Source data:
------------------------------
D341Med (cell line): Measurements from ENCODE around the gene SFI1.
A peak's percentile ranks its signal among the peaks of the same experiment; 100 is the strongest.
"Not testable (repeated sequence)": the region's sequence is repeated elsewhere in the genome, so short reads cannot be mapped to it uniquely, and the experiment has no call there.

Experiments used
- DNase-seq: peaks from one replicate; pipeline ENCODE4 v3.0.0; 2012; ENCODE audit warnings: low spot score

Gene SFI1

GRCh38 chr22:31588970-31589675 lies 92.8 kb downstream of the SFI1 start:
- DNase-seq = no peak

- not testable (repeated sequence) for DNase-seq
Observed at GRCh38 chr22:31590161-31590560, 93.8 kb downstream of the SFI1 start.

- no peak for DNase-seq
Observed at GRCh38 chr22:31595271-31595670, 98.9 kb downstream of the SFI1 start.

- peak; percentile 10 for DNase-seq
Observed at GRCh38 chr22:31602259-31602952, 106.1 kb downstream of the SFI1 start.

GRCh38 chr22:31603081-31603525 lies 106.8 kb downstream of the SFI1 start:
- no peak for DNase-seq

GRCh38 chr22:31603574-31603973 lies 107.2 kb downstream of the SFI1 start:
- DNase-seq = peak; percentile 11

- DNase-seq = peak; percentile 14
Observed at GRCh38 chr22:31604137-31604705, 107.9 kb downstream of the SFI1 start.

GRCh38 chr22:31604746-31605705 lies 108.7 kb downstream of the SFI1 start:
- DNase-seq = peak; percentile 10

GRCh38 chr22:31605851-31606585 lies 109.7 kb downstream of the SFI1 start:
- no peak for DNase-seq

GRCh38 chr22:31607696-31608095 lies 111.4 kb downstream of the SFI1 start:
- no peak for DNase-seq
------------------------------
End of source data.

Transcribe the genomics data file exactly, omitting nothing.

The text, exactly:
D341Med (cell line): Measurements from ENCODE around the gene SFI1.
A peak's percentile ranks its signal among the peaks of the same experiment; 100 is the strongest.
"Not testable (repeated sequence)": the region's sequence is repeated elsewhere in the genome, so short reads cannot be mapped to it uniquely, and the experiment has no call there.

Experiments used
- DNase-seq: peaks from one replicate; pipeline ENCODE4 v3.0.0; 2012; ENCODE audit warnings: low spot score

Gene SFI1

GRCh38 chr22:31588970-31589675 lies 92.8 kb downstream of the SFI1 start:
- DNase-seq = no peak

- not testable (repeated sequence) for DNase-seq
Observed at GRCh38 chr22:31590161-31590560, 93.8 kb downstream of the SFI1 start.

- no peak for DNase-seq
Observed at GRCh38 chr22:31595271-31595670, 98.9 kb downstream of the SFI1 start.

- peak; percentile 10 for DNase-seq
Observed at GRCh38 chr22:31602259-31602952, 106.1 kb downstream of the SFI1 start.

GRCh38 chr22:31603081-31603525 lies 106.8 kb downstream of the SFI1 start:
- no peak for DNase-seq

GRCh38 chr22:31603574-31603973 lies 107.2 kb downstream of the SFI1 start:
- DNase-seq = peak; percentile 11

- DNase-seq = peak; percentile 14
Observed at GRCh38 chr22:31604137-31604705, 107.9 kb downstream of the SFI1 start.

GRCh38 chr22:31604746-31605705 lies 108.7 kb downstream of the SFI1 start:
- DNase-seq = peak; percentile 10

GRCh38 chr22:31605851-31606585 lies 109.7 kb downstream of the SFI1 start:
- no peak for DNase-seq

GRCh38 chr22:31607696-31608095 lies 111.4 kb downstream of the SFI1 start:
- no peak for DNase-seq